What is the evidence to support kinesiology?
While kinesiology has a large following, there is no scientific evidence it is an effective diagnostic or treatment tool.
However, an older study on muscle testing found the indicator muscle remained strong for longer when participants said a truthful statement compared to an untrue statement (1).
What to expect as an kinesiology patient
You don’t need to dress a certain way or prepare anything for the session. That said, a practitioner may request you bring along dietary supplements to evaluate against your energy field. Each practitioner is different, so check with them when booking your appointment
An appointment can last between 45-90 minutes.
The kinesiology appointment
During the initial kinesiology appointment, the practitioner will take a detailed health history and ask about your health goals.
Next, you’ll sit on a comfortable chair or lie on a therapy bed as the practitioner demonstrates muscle testing. They may ask you to say your name aloud to identify your body’s “true” response.
During the session, different muscle-testing techniques will identify areas of stress and imbalance. Your practitioner will talk you through what they are doing. The practitioner may ask questions as they press down on your arm to pinpoint energy imbalances and find treatment protocols.
It’s normal to experience an emotional release during kinesiology therapy.
At the end of the appointment, your practitioner will review what they discovered and talk you through the lifestyle changes and exercises that may help towards your health goals.
How will you feel after an appointment?
You may feel lighter and more relaxed after a session. Equally, you may feel energised, emotional, lightheaded, or “zoned out” or exhausted. This is normal, and there is no right way to react to a session.
Your practitioner will ask you to drink water after the session and take it easy as your body integrates the experience.
How do I find a kinesiology practitioner, and what qualifications should they have?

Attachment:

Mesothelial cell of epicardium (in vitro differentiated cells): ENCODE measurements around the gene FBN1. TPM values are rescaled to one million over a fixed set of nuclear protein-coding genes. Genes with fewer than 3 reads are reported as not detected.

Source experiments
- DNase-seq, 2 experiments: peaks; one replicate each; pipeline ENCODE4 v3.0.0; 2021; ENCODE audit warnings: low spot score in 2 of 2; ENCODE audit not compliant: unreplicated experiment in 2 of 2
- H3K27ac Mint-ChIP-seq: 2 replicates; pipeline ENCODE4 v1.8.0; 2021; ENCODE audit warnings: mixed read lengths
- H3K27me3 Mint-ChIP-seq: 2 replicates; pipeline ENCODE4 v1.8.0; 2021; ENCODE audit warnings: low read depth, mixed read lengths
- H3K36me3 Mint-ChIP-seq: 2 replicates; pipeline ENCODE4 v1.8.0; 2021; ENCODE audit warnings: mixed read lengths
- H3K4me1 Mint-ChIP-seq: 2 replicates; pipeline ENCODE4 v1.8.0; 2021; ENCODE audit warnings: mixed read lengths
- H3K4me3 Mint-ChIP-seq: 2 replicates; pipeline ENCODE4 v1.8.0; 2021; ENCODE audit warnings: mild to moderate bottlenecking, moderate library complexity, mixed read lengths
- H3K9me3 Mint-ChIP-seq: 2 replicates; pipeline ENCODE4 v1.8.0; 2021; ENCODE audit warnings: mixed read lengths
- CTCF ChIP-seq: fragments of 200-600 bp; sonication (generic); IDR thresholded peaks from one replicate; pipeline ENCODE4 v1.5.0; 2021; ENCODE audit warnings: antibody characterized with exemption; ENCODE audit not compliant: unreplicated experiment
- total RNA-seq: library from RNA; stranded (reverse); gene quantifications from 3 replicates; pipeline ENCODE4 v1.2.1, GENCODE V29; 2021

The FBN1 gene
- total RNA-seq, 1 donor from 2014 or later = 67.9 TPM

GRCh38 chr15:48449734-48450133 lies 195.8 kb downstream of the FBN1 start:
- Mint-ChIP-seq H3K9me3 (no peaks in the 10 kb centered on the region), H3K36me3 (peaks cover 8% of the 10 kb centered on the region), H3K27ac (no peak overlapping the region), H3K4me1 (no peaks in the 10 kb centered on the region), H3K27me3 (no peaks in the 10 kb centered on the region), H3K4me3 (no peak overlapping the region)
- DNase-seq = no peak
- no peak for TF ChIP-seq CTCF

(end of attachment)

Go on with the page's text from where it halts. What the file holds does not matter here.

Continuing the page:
Kinesiology practitioners should complete a three-month in-person diploma course. They may also need to complete anatomy, physiology, and nutrition modules.
Unfortunately, there are no laws governing it as a practice. So, you want a practitioner registered with a recognised professional body.
Examples of governing bodies in the UK include:
- The Kinesiology Association (KA)
- Complementary and Natural Healthcare Council (CHNC)
- Association of Naturopathic Practitioners (ANP)
Many kinesiologists also have training in chiropractic, craniosacral therapy, reflexology, naturopathy, and homoeopathy.
Use our Treatwiser search tool to find an experienced practitioner in your area. And of course read testimonials given for the practitioner.
How much will it cost?
Kinesiology therapy is not available on the NHS. Private sessions vary depending upon your practitioner.
How many appointments will I need?
Each treatment plan is different as everyone starts their treatment at a different point in their health journey. Some people notice results immediately, while others need more time.
Practitioners usually recommend an initial session of 90 minutes, followed by some followup sessions. The first appointment tends to find the most important issues (low-hanging fruit) whilst further sessions are more likely to uncover the deep-lying issues. After that, you may go for “tune-up” sessions every few months.
That said, many practitioners will use a muscle testing technique to see when follow-up sessions are necessary.
What are the risks associated with kinesiology?
Kinesiology is a non-invasive, risk-free therapy that comes with no side effects.
However, there is a risk that someone would refuse conventional treatment in favour of muscle testing. Always talk to your doctor about any complementary therapies you are using.
Resources and further kinesiology information
- Monti et al. (1999). Muscle test comparisons of congruent and incongruent self-referential statements. Percept Mot Skills.